Foss expects that absorbing those new platforms by the Russian military will span over more than a decade and cost huge amounts. “That’s why the Russians need increased exports to offset their R&D and manufacturing costs, streamlining production lines with more efficient volumes.” He added.
Being the latest tank to be introduced into the market in recent years, the Armata is expected to attract much attention and debate. “While the demand for tank is not growing, we are not going to see the tanks disappear in the foreseeable future.” Foss said, “The tank is still the most versatile, survivable and mobile land combat platform, carrying an effective direct fire weapon and useful sensors. Improvements we should see in the future should address better deployability through weight reduction, as the infrastructures in many parts of the world cannot sustain vehicles weighing 60 – 70 tons vehicles.“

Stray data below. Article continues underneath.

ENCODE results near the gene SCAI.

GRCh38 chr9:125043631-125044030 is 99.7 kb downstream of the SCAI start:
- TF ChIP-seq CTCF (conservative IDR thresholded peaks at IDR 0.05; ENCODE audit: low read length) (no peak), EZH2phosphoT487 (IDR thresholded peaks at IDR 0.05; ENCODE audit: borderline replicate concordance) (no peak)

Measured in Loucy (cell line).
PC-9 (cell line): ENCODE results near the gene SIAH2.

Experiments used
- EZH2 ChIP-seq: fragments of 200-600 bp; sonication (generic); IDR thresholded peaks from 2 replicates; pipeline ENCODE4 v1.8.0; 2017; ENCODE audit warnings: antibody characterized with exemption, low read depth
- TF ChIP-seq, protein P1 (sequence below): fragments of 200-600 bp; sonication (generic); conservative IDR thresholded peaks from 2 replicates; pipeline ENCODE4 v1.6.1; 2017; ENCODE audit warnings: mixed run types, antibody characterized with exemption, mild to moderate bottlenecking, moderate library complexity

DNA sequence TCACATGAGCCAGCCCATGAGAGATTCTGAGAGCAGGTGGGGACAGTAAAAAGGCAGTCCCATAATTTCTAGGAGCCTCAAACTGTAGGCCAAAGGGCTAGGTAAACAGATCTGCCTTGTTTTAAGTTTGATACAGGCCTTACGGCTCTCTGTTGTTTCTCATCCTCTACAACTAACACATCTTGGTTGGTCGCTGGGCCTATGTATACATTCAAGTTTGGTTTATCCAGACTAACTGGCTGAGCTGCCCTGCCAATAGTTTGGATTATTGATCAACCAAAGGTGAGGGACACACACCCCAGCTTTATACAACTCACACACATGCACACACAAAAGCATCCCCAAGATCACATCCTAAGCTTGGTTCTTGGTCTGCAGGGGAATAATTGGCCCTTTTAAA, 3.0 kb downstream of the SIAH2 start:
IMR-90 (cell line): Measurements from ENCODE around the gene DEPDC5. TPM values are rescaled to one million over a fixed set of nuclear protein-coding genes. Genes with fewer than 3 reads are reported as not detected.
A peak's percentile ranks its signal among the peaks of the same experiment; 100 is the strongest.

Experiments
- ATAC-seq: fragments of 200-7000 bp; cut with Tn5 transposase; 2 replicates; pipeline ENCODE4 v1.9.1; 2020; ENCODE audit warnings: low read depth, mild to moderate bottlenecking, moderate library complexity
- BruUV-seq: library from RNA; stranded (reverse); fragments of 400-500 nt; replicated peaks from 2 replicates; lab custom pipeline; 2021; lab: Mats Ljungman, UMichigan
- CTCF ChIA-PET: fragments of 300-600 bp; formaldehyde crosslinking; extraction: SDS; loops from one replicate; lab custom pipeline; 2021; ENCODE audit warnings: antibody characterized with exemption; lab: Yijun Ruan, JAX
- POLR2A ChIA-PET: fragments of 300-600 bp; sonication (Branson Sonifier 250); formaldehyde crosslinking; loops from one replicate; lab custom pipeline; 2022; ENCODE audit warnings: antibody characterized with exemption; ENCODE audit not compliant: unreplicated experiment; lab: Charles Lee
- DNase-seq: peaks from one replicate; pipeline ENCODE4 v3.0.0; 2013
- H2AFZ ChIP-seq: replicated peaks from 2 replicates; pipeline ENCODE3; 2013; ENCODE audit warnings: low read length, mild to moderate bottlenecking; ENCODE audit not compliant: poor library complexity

Another unique capability introduced by the Russians is the ‘The tank support vehicle’, also known as BMPT or Terminator. “The BMPT is currently undergoing a third round of improvement.” Foss noted, “This combat vehicle that has evolved from the lessons of the Chechnya War has not been successful in export markets, nor was it procured by the Russian military, but it provides a highly desirable asset that every tank troop leader would like to have. The main development expected for this third iteration is likely to be in the weapon system composition.”
In the unmanned systems, not much new applications are expected, but the Russians could be showing new robotic mine clearing system, They are also interested in unmanned turrets, although they did not demonstrate such systems up till now.